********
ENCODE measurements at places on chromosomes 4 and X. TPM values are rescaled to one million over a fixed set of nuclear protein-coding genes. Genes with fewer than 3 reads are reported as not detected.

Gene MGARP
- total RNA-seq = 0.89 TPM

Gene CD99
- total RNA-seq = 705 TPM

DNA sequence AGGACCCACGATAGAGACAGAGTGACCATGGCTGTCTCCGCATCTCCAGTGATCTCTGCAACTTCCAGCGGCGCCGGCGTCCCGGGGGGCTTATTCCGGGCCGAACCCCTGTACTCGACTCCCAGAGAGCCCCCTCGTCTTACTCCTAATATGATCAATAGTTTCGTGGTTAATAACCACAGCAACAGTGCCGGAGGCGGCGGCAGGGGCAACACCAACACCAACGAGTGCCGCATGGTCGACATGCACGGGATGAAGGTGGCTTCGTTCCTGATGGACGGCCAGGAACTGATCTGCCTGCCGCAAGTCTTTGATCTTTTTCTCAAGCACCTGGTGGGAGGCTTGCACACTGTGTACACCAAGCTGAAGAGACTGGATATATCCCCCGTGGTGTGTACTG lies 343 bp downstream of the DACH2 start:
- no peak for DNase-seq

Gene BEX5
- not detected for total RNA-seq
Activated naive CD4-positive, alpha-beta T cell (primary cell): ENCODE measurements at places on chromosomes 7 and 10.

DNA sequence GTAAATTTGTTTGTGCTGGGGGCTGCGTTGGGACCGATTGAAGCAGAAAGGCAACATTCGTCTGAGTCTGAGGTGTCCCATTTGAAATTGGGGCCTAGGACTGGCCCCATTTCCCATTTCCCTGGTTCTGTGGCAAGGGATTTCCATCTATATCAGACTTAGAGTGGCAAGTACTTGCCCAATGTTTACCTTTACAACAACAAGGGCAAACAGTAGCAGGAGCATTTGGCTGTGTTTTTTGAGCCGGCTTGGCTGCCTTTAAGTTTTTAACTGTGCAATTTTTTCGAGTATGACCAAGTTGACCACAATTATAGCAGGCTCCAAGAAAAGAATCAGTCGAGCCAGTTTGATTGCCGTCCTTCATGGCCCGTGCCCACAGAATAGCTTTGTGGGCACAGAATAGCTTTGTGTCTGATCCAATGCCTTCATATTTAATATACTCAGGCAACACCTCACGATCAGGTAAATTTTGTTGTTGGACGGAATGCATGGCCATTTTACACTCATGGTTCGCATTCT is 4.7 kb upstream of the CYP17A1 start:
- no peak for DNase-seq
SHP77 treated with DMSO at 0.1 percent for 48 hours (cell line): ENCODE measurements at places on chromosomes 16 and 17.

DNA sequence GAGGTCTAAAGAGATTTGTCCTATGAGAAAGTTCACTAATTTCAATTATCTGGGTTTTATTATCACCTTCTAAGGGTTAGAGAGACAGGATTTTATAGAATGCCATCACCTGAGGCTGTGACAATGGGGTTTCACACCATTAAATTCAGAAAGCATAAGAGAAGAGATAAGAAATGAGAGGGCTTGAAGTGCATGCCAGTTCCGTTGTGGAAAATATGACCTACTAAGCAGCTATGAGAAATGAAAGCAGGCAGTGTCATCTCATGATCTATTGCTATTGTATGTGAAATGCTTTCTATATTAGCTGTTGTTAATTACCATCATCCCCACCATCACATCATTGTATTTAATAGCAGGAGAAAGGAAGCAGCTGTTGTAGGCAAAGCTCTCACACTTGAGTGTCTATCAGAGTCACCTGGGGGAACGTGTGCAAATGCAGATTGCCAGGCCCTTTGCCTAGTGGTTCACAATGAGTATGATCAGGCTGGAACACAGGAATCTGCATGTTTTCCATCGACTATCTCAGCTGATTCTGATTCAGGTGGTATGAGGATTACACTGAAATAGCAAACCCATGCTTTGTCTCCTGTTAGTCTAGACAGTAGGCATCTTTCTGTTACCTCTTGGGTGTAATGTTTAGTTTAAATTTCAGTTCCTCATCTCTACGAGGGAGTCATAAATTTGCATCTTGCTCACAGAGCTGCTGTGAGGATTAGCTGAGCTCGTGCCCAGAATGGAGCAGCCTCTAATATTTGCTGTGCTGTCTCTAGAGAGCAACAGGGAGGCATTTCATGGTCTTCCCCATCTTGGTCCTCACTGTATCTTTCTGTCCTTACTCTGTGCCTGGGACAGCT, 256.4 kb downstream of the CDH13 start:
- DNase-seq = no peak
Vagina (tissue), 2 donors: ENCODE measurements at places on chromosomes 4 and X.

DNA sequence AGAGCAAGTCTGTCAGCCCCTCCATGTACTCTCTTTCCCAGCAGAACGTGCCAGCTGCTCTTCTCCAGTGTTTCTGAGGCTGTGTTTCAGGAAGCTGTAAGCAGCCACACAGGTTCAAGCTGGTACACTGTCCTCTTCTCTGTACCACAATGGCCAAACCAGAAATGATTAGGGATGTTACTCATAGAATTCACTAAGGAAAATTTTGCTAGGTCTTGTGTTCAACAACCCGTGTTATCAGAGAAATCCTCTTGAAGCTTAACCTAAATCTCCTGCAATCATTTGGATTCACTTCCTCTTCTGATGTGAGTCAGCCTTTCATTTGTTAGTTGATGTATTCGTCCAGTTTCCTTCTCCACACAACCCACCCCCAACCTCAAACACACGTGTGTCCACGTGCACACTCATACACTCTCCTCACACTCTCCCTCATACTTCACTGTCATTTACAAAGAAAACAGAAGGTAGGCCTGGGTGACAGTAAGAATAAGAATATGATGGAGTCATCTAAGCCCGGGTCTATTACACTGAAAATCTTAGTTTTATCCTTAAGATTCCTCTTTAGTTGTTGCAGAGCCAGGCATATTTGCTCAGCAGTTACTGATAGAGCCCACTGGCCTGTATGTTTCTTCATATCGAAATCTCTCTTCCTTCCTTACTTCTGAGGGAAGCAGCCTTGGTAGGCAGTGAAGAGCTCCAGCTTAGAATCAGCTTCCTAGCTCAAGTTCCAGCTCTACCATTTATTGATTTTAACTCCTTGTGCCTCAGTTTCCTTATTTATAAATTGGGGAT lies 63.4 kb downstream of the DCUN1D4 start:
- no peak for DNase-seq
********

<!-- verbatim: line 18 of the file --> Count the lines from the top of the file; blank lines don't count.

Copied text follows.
- no peak for DNase-seq